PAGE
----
While particular values are described as being associated with one of the three traffic types, persons of ordinary skill in the art will recognize other pairings of value and traffic type are possible. For example, the TS Map 208 may use the value “01” to designate BEP traffic and the value “00” to designate TDM traffic. Further, while the TS Map 208 in this embodiment assigns each timeslot as being a timeslot for carrying one of BEP, HPF, or TDM data, in other embodiments other designations may be used. For example, the traffic type designation may correspond with different QoS levels. In this case, timeslots may be designated as carrying traffic for voice data, video data, best-effort data, or background data. Still further, while one or two bits may be used to indicate the assignment of a traffic type to each timeslot in the payload 210, more bits may be used in the TS Map 208. For example, if three bits were used for the TS Map 208 then a greater number of traffic types may be indicated. In particular, with three bits, eight traffic types may be differentiated within the TS Map 208.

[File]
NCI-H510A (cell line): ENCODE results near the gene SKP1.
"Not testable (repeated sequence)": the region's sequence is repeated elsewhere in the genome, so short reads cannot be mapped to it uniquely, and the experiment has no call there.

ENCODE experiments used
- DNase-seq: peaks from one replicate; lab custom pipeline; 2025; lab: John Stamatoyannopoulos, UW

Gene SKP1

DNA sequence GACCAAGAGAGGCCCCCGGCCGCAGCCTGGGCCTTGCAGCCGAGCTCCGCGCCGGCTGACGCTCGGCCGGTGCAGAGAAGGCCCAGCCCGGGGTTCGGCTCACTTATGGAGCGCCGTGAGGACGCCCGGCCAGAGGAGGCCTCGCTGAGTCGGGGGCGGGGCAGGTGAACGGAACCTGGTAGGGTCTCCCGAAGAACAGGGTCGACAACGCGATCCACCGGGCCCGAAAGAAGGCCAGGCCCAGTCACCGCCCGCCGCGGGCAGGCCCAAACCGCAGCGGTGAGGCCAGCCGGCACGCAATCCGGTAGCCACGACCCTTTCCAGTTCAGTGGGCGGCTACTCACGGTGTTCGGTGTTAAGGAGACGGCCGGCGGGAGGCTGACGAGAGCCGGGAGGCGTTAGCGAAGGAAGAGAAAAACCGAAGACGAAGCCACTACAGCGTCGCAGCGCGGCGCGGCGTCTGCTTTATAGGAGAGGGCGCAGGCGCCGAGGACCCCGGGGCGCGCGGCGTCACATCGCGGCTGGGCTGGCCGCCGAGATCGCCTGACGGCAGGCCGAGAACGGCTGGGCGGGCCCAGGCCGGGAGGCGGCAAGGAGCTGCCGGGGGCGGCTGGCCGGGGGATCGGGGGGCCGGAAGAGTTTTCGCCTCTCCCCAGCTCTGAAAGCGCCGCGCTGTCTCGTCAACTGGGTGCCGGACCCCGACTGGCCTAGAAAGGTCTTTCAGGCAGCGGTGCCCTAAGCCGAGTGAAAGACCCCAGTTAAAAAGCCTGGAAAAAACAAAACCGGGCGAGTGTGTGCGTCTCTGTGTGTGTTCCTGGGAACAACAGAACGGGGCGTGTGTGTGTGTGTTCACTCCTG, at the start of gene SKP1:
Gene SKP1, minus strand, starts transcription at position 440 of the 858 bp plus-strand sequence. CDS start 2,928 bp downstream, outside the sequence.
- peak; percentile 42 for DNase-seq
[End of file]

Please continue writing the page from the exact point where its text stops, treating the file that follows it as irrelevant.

FIG. 9 illustrates an embodiment where the data types in the payload 708 are aligned into columns. Specifically, the TS Map 208 may be organized within the first area 706 such that each column of the payload 708 is assigned to carry one of HPF, TDM, or BEP data. When each column of the payload 708 carries one of the data types, each of the rows of the TS Map 208 in the first area 706 are identical. That is, the TS Map 208 is essentially a bit pattern that indicates the assignment of each column of the payload 708, and that is replicated for each of the nine rows of the STM-67/OC-192 frame. In such an embodiment, eight rows of the TS Map 208 may be omitted, and the single remaining row of the TS MAP 208 may be used to determine the data types assigned to the timeslots for all nine rows. However, persons of ordinary skill in the art will appreciate that while each column may be assigned to carry one of the data types, the content of the data carried in each row may differ from the assignment, for example, due to the aforementioned bandwidth reuse and/or prioritization within data types.